In Brazilian folklore this match remains alive as the Maracanaço.
Roberto Muylaert, the biographer of the Brazilian goalkeeper, compares the black and white film of this goal with Abraham Zapruder's chance images of the Kennedy assassination in Dallas. The goal and the shot that killed the US President have "the same dramatic pattern… the same movement… the same precision of an unstoppable trajectory…. They even have the dust in common that was stirred up, here by a rifle and there by Ghiggia's left foot."
Moacir Barbosa, who was blamed for the defeat and especially Ghiggia's goal was to suffer for a long time in the aftermath of this match. Life became a torture for him. In 2000, shortly before his death, he said in an interview: "The maximum punishment in Brazil is 30 years imprisonment, but I have been paying, for something I am not even responsible for, by now for 50 years."
Ghiggia was amazed when he travelled to Brazil half a century after the event and a female customs officer in her twenties asked him if he was the Ghiggia. Ghiggia answered, "yes, but all that happened 50 years ago". She replied: "we in Brazil still feel this moment as if it were today".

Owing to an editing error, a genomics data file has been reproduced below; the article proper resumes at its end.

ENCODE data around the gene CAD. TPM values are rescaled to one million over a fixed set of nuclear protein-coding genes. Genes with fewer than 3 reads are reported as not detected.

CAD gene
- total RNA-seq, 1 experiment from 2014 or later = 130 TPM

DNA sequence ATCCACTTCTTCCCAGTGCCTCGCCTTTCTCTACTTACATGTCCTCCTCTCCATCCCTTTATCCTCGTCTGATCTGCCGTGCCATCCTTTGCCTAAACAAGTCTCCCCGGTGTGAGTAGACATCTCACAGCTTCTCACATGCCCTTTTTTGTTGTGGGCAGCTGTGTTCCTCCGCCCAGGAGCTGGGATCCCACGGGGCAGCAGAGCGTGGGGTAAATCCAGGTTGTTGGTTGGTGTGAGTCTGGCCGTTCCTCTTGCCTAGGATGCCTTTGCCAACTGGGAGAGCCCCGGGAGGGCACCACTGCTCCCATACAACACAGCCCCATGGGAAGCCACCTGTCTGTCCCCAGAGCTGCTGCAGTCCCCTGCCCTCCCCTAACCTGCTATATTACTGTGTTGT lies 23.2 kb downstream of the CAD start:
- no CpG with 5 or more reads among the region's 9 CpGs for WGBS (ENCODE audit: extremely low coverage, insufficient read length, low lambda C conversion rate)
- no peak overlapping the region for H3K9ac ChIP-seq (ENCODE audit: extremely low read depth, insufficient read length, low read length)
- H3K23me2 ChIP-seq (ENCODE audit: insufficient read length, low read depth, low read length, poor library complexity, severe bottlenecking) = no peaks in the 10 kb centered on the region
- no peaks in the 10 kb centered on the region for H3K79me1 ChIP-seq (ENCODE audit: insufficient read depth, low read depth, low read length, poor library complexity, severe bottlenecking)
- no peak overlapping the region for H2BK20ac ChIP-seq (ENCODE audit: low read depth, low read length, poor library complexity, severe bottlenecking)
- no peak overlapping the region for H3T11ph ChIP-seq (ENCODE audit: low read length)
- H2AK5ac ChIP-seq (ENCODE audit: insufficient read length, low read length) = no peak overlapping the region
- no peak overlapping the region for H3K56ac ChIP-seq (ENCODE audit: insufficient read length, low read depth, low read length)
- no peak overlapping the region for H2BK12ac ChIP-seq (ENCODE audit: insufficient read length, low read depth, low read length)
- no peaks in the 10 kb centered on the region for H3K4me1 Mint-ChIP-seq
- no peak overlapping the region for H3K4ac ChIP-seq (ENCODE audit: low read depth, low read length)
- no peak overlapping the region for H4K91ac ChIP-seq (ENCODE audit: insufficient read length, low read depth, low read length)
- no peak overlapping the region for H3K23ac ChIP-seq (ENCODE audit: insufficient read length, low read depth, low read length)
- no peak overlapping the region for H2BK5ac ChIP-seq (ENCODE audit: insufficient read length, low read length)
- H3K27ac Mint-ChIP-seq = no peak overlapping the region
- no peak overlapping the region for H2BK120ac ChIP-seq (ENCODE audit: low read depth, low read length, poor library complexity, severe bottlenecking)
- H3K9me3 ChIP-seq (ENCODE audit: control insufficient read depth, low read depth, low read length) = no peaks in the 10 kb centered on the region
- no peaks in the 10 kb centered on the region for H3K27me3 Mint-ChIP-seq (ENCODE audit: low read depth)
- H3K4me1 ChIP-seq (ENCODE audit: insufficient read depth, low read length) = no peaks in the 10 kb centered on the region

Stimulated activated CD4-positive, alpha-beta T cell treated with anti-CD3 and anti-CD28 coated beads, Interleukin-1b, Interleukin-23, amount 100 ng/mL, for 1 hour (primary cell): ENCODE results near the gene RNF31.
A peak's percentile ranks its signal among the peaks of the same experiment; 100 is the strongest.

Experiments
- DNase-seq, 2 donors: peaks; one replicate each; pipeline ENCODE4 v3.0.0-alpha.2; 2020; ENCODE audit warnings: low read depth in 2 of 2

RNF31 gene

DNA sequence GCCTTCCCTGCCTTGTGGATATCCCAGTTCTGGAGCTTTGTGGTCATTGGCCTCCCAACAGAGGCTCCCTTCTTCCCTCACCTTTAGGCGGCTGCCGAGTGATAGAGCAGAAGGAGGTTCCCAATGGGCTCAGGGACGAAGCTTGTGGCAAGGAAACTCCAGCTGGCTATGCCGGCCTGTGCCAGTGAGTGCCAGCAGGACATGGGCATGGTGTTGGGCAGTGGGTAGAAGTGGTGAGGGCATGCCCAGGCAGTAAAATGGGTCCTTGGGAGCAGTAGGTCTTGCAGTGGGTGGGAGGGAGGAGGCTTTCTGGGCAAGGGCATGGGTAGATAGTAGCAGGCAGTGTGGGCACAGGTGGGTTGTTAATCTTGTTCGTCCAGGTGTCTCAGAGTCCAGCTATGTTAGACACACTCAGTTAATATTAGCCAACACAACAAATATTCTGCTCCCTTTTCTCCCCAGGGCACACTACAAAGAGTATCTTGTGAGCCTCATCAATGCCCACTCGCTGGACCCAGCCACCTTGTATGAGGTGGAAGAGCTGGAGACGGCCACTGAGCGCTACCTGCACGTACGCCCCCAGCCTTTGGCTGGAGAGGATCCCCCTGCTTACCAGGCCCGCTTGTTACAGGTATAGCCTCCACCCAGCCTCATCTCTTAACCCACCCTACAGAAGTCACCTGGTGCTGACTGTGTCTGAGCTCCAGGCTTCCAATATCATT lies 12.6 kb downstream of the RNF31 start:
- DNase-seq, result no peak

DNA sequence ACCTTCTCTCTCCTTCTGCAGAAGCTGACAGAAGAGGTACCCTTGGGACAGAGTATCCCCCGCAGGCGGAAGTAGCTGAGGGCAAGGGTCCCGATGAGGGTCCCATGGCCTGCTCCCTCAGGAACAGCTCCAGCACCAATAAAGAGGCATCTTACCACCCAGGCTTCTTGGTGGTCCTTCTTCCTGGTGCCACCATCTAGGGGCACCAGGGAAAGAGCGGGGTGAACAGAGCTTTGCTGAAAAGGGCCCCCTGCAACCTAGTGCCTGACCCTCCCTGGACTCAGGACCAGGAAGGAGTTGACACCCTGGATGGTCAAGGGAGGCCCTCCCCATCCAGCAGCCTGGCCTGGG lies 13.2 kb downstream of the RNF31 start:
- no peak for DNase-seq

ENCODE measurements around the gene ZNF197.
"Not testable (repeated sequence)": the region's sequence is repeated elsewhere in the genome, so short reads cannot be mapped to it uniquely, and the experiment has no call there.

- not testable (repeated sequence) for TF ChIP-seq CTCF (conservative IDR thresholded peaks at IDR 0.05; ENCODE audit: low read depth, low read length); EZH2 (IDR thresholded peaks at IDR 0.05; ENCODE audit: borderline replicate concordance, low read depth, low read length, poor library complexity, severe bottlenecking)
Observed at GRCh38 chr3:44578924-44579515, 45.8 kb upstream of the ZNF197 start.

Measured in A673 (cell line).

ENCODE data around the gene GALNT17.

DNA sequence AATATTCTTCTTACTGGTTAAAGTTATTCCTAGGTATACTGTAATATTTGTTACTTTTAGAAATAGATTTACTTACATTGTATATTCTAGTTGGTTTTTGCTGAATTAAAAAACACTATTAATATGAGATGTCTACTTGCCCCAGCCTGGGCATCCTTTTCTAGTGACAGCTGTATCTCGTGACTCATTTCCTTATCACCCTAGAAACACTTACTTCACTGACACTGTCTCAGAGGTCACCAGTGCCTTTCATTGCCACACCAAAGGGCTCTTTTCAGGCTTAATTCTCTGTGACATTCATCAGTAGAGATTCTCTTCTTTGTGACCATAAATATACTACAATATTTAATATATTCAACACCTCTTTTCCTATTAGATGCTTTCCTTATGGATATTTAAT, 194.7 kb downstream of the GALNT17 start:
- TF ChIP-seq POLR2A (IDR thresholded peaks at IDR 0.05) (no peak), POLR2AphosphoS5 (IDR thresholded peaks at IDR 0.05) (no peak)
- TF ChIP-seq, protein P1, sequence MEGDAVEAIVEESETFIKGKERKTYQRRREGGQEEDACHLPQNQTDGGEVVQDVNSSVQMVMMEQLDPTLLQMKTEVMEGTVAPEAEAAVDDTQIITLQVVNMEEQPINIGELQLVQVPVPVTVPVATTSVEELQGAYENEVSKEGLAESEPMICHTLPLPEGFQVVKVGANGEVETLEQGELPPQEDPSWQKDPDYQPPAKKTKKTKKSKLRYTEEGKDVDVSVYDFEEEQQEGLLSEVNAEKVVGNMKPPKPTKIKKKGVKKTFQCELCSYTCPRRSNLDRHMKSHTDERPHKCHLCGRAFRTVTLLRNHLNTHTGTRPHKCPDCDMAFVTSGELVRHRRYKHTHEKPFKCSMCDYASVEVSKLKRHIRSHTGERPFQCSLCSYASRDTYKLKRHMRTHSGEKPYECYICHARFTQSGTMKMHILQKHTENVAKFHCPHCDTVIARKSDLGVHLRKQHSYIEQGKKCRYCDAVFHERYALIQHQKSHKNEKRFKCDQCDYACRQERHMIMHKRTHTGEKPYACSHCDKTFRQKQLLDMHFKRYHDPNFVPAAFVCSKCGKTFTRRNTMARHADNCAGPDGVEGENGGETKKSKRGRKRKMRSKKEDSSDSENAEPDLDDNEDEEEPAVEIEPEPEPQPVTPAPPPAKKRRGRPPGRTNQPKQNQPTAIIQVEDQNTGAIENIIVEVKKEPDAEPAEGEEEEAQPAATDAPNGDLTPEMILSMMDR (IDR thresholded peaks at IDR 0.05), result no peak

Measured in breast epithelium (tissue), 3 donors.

In the course of the 1950 World Cup tournament Ghiggia scored a goal in each of his matches. Those four goals remained the only ones scored in his total 12 matches played for Uruguay between 1950 and 1952.
After Ghiggia became a naturalized Italian citizen in 1957 he played between 1957–1959 for the national side of his adopted country. Three matches he played in the course of the ill-fated qualification for the World Cup 1958 in Sweden when Italy failed for the first time to make it to the final tournament of a World Cup. In his altogether five matches for Italy he scored one goal.
Also Ghiggia's Uruguayan team mate from 1950, Juan Alberto Schiaffino who scored the 1–1 equalizer in the famous match versus Brazil, played after his move – for a world record transfer fee – to AC Milan in 1954 for the Italian national team,
In 1996, Uruguayan band Casa de Jardinería recorded a cover of Los del Rio smash hit Macarena. The lyrics were changed for the song, which was entitled "Maracanaã Macarena" and featured Ghiggia himself putting together a short scat singing final verse. The song has a cult popularity in Uruguay, though is relatively difficult to come across internationally.
When all former winners were invited to the opening of the World Cup 2006 in Munich, Germany, Ghiggia was the oldest.
At his 80th birthday at the end of the same year he was honoured in the parliament of Uruguay and a special postage stamp bearing his image and the words "Ghiggia moved us to tears" (Ghiggia nos hizo llorar) was released.